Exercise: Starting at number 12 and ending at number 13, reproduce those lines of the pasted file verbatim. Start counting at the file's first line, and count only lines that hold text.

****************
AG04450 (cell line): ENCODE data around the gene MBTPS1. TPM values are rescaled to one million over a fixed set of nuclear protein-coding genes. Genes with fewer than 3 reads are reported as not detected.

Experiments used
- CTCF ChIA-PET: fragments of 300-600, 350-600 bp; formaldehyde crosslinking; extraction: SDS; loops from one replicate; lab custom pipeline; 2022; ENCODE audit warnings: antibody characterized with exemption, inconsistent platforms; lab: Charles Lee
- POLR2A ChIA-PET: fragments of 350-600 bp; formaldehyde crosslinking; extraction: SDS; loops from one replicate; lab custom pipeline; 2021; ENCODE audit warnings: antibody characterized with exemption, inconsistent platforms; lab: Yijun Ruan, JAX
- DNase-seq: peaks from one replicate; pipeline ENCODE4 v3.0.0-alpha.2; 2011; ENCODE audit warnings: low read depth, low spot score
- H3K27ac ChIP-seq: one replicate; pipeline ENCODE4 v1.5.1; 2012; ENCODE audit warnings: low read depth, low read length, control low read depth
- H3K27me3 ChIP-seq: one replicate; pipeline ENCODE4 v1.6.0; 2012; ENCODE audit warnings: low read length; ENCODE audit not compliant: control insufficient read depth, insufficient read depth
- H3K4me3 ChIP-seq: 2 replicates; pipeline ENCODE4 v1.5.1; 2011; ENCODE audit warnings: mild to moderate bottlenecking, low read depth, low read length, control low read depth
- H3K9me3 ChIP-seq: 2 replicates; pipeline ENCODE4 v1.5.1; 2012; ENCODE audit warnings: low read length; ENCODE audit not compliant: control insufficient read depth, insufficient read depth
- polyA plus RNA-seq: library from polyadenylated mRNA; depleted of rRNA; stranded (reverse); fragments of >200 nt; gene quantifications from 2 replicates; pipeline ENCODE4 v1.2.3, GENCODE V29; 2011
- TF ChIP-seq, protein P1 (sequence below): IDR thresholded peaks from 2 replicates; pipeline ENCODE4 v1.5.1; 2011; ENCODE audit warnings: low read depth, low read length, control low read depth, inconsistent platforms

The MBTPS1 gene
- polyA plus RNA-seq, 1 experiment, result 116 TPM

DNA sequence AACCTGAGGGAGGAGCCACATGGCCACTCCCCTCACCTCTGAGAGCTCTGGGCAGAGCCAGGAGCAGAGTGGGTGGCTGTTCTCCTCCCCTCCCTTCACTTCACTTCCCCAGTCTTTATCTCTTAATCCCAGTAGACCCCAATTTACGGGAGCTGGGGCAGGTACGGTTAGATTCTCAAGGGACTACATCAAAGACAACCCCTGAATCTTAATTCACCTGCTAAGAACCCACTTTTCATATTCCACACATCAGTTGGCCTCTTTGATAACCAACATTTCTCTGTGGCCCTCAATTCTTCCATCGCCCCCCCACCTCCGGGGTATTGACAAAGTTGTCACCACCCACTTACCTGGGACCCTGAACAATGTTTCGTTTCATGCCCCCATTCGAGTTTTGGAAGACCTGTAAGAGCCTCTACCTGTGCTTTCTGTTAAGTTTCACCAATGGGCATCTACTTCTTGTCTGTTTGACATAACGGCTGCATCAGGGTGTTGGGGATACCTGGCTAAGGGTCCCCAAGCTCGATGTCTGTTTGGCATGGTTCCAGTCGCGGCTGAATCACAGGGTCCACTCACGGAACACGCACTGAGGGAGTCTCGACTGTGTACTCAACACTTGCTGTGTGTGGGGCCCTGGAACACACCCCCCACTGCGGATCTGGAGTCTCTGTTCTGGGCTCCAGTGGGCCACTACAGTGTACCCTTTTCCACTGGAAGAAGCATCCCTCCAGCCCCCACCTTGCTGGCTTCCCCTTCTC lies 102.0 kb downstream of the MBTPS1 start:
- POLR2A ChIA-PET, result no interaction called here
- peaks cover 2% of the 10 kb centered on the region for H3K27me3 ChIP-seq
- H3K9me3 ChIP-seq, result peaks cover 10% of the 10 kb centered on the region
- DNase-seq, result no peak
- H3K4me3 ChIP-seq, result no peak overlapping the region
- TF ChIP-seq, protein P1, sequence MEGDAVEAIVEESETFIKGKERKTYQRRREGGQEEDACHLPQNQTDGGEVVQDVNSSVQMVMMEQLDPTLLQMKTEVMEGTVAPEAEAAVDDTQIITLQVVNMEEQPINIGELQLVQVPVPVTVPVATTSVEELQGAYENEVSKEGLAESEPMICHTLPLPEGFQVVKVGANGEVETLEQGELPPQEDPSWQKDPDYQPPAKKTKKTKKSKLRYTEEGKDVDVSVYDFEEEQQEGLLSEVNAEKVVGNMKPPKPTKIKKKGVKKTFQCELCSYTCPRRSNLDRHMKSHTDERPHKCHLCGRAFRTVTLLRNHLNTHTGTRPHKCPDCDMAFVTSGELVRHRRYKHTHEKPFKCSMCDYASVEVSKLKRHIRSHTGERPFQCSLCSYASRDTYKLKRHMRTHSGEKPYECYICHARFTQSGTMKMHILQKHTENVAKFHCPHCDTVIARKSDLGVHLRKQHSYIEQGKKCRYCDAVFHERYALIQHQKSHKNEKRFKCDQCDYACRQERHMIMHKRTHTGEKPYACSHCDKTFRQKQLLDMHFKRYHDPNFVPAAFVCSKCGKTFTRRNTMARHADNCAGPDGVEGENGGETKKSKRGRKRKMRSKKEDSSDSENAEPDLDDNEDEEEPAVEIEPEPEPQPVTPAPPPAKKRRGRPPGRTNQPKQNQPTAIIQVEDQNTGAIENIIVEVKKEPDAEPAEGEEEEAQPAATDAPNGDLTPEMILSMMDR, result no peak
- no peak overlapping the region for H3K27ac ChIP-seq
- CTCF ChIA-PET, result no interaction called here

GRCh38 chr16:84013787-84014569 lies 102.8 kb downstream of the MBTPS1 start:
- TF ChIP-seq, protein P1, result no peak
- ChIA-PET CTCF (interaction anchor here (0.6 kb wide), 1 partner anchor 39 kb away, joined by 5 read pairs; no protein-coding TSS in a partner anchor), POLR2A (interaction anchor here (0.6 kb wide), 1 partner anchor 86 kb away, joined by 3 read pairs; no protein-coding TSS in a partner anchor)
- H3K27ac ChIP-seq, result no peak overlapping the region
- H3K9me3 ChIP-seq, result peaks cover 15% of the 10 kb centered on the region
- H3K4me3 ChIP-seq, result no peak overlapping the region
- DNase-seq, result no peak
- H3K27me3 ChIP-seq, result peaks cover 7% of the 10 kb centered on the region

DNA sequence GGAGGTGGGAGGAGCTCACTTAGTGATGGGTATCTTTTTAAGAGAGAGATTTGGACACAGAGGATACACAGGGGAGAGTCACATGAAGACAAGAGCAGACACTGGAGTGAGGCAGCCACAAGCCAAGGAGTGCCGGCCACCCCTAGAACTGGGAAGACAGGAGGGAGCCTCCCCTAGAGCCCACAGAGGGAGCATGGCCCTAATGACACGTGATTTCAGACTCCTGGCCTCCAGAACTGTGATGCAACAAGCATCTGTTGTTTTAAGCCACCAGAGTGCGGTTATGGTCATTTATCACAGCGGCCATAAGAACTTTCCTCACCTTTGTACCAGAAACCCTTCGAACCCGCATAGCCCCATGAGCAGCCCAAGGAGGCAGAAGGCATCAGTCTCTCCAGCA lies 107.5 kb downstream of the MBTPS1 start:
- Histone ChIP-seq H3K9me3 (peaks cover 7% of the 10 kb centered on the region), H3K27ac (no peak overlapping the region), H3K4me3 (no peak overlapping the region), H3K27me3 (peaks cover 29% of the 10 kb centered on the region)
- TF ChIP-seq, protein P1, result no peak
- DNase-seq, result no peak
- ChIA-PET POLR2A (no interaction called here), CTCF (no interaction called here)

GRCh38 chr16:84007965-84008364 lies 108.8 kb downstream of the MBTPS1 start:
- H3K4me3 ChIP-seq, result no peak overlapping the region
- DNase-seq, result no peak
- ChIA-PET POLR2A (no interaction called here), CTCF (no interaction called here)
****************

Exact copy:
The MBTPS1 gene
- polyA plus RNA-seq, 1 experiment, result 116 TPM